A first generation Labradoodle is the product of a standard Poodle crossed with a Labrador Retriever.  About half of all first generation Labradoodles either don't shed or shed lightly, and most are compatible for most families with mild allergies. (source- Dood Database) The backcross (F1b) Labradoodle is produced by crossing an F1 Labradoodle with a Poodle.  These dogs will have a higher success rate for non-shedding, and are recommended for families with moderate to severe allergies. Technically a multigeneration Labradoodle should be the product of a Labradoodle crossed with a Labradoodle.  However, most multigeneration breeders breed Labradoodles to other Labradoodles, Labradoodle backcrosses, or Poodles.  For a more detailed description of the generations - click here For a detailed description of the Australian Labradoodle - click here

Temperament

The Labradoodle is good with children and are easy to train. They get along well with other dogs.  They are extremely clever, sociable and well tempered.

Height, Weight

A general rule of thumb is to add both the parents weights together and divide by 2 to get an average adult weight on the puppies.  Within any litter there may be puppies that fall above or below the projected adult weights.   Some Standard sized have grown to over 100 pounds. Standard -  predicted to be 45 lbs or more at adulthood. Medium -  predicted to be 30-45 lbs at adulthood. Miniature -  predicted to be 15-30 lbs at adulthood.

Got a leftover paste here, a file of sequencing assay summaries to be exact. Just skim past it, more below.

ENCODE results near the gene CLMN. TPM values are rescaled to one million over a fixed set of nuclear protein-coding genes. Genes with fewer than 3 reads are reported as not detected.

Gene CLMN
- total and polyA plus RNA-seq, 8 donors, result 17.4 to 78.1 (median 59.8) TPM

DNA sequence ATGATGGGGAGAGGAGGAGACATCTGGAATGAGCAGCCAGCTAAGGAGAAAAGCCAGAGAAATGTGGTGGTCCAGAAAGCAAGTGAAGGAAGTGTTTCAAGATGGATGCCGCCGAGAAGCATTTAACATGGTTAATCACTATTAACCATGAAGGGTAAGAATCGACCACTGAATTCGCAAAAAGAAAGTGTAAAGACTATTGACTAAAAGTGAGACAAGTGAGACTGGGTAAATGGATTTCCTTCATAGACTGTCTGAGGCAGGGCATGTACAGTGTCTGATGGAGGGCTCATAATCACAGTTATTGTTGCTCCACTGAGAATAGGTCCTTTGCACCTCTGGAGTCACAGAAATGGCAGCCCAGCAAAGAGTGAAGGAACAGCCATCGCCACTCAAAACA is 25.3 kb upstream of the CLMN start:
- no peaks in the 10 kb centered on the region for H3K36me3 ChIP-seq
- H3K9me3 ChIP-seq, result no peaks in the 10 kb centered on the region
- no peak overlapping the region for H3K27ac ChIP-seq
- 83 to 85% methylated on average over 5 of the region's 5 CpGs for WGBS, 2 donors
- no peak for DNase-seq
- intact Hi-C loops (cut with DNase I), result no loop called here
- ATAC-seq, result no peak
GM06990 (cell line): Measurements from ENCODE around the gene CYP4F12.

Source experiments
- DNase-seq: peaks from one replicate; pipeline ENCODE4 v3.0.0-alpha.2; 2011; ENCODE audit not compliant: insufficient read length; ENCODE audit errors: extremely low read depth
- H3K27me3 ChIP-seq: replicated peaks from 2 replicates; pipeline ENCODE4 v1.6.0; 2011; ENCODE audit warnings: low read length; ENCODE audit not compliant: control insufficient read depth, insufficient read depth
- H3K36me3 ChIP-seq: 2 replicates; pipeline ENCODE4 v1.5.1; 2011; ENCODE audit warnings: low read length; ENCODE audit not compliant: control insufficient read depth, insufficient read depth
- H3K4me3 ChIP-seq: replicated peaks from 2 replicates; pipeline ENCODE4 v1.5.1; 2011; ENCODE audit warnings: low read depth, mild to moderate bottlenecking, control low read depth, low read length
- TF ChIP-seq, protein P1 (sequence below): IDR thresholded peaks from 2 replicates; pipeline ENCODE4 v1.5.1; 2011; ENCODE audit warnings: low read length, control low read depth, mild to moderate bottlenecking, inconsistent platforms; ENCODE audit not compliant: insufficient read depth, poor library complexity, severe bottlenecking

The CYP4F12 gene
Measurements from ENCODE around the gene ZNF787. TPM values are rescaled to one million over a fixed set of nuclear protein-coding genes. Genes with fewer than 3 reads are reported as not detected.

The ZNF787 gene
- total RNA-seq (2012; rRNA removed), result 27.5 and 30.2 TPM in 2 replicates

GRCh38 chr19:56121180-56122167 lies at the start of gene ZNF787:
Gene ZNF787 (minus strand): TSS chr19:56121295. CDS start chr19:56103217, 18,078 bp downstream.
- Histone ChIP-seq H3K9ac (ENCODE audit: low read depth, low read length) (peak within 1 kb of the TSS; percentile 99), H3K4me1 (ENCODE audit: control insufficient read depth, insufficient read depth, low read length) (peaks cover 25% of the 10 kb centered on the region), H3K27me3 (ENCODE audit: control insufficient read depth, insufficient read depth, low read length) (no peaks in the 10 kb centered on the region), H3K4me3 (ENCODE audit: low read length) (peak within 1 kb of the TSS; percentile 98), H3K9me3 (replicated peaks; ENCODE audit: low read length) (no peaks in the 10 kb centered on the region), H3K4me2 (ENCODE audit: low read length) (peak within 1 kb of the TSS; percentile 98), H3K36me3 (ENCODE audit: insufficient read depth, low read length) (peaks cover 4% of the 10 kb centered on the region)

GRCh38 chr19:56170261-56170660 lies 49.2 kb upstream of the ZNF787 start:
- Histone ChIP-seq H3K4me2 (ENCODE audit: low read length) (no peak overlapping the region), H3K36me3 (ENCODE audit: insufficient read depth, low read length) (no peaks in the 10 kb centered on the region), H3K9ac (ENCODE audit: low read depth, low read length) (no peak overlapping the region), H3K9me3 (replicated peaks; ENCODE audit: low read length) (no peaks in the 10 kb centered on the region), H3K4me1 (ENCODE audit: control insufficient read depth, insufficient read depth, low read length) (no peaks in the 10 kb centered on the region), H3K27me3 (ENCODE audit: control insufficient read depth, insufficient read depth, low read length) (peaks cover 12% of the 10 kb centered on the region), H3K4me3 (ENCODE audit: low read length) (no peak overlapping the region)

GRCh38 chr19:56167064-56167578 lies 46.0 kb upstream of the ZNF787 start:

Health Concerns

HD, PRA, VonWillebrand's, Elbow and patella disorders.

Living Conditions &

Exercise

Labradoodles require a moderate amount of exercise and their coats are generally low maintenance. They can live in the city or on a farm. They are social dogs and they are happiest when they are with people.

Life Expectancy

About 15 years

Grooming

First generation Labradoodles tend to have a low maintenance, shaggy dog look, the hair on the body usually about 2 inches long.  Labradoodle backcrosses and multigens tend to have longer fur (4 - 7 inches), and require regular grooming.

Group

Service dogs, field dogs (top photo courtesy of Cranfield Kennels)

FAQs

HOME FAQs FINDING A PUPPY Doodles & Owners Fun Stuff Care & Feeding Forum & Community Grooming Photo Contest Resources Health Info Training Special Stories What's New Working Doods Contact Us

SECTION